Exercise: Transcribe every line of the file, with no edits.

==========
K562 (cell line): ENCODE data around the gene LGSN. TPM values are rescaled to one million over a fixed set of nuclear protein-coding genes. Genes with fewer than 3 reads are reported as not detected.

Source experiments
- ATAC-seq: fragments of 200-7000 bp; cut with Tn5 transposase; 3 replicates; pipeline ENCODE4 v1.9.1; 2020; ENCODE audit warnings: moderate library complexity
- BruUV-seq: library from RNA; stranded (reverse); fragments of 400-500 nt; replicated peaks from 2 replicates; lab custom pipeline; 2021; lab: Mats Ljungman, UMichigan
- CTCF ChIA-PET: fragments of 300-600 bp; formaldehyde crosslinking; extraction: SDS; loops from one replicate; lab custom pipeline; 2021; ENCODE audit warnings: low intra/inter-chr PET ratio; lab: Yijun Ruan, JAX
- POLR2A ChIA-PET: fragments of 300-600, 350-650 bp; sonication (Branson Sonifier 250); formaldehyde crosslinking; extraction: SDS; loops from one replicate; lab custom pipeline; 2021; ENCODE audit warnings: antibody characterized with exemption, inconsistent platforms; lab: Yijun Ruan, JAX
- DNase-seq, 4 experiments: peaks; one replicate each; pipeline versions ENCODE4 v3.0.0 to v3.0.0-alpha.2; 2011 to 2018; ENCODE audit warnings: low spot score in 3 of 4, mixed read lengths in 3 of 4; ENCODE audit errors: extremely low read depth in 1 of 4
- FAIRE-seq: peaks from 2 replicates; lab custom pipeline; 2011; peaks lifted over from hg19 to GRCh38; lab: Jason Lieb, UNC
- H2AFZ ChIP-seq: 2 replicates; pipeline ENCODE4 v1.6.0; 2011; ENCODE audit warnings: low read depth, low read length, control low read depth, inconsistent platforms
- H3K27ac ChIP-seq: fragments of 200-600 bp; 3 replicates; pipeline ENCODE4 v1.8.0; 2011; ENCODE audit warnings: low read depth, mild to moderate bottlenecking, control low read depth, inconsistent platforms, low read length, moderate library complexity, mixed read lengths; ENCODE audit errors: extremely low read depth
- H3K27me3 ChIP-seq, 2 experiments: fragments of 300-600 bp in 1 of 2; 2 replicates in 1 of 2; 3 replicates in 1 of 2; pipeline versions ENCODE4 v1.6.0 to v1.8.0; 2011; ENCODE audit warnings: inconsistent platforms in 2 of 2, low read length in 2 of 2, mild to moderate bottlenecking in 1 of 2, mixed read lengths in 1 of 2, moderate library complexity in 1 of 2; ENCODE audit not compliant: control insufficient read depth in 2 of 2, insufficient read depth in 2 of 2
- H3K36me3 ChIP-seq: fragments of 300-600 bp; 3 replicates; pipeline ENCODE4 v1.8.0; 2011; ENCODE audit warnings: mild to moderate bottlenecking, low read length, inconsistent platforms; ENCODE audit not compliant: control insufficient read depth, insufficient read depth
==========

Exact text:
K562 (cell line): ENCODE data around the gene LGSN. TPM values are rescaled to one million over a fixed set of nuclear protein-coding genes. Genes with fewer than 3 reads are reported as not detected.

Source experiments
- ATAC-seq: fragments of 200-7000 bp; cut with Tn5 transposase; 3 replicates; pipeline ENCODE4 v1.9.1; 2020; ENCODE audit warnings: moderate library complexity
- BruUV-seq: library from RNA; stranded (reverse); fragments of 400-500 nt; replicated peaks from 2 replicates; lab custom pipeline; 2021; lab: Mats Ljungman, UMichigan
- CTCF ChIA-PET: fragments of 300-600 bp; formaldehyde crosslinking; extraction: SDS; loops from one replicate; lab custom pipeline; 2021; ENCODE audit warnings: low intra/inter-chr PET ratio; lab: Yijun Ruan, JAX
- POLR2A ChIA-PET: fragments of 300-600, 350-650 bp; sonication (Branson Sonifier 250); formaldehyde crosslinking; extraction: SDS; loops from one replicate; lab custom pipeline; 2021; ENCODE audit warnings: antibody characterized with exemption, inconsistent platforms; lab: Yijun Ruan, JAX
- DNase-seq, 4 experiments: peaks; one replicate each; pipeline versions ENCODE4 v3.0.0 to v3.0.0-alpha.2; 2011 to 2018; ENCODE audit warnings: low spot score in 3 of 4, mixed read lengths in 3 of 4; ENCODE audit errors: extremely low read depth in 1 of 4
- FAIRE-seq: peaks from 2 replicates; lab custom pipeline; 2011; peaks lifted over from hg19 to GRCh38; lab: Jason Lieb, UNC
- H2AFZ ChIP-seq: 2 replicates; pipeline ENCODE4 v1.6.0; 2011; ENCODE audit warnings: low read depth, low read length, control low read depth, inconsistent platforms
- H3K27ac ChIP-seq: fragments of 200-600 bp; 3 replicates; pipeline ENCODE4 v1.8.0; 2011; ENCODE audit warnings: low read depth, mild to moderate bottlenecking, control low read depth, inconsistent platforms, low read length, moderate library complexity, mixed read lengths; ENCODE audit errors: extremely low read depth
- H3K27me3 ChIP-seq, 2 experiments: fragments of 300-600 bp in 1 of 2; 2 replicates in 1 of 2; 3 replicates in 1 of 2; pipeline versions ENCODE4 v1.6.0 to v1.8.0; 2011; ENCODE audit warnings: inconsistent platforms in 2 of 2, low read length in 2 of 2, mild to moderate bottlenecking in 1 of 2, mixed read lengths in 1 of 2, moderate library complexity in 1 of 2; ENCODE audit not compliant: control insufficient read depth in 2 of 2, insufficient read depth in 2 of 2
- H3K36me3 ChIP-seq: fragments of 300-600 bp; 3 replicates; pipeline ENCODE4 v1.8.0; 2011; ENCODE audit warnings: mild to moderate bottlenecking, low read length, inconsistent platforms; ENCODE audit not compliant: control insufficient read depth, insufficient read depth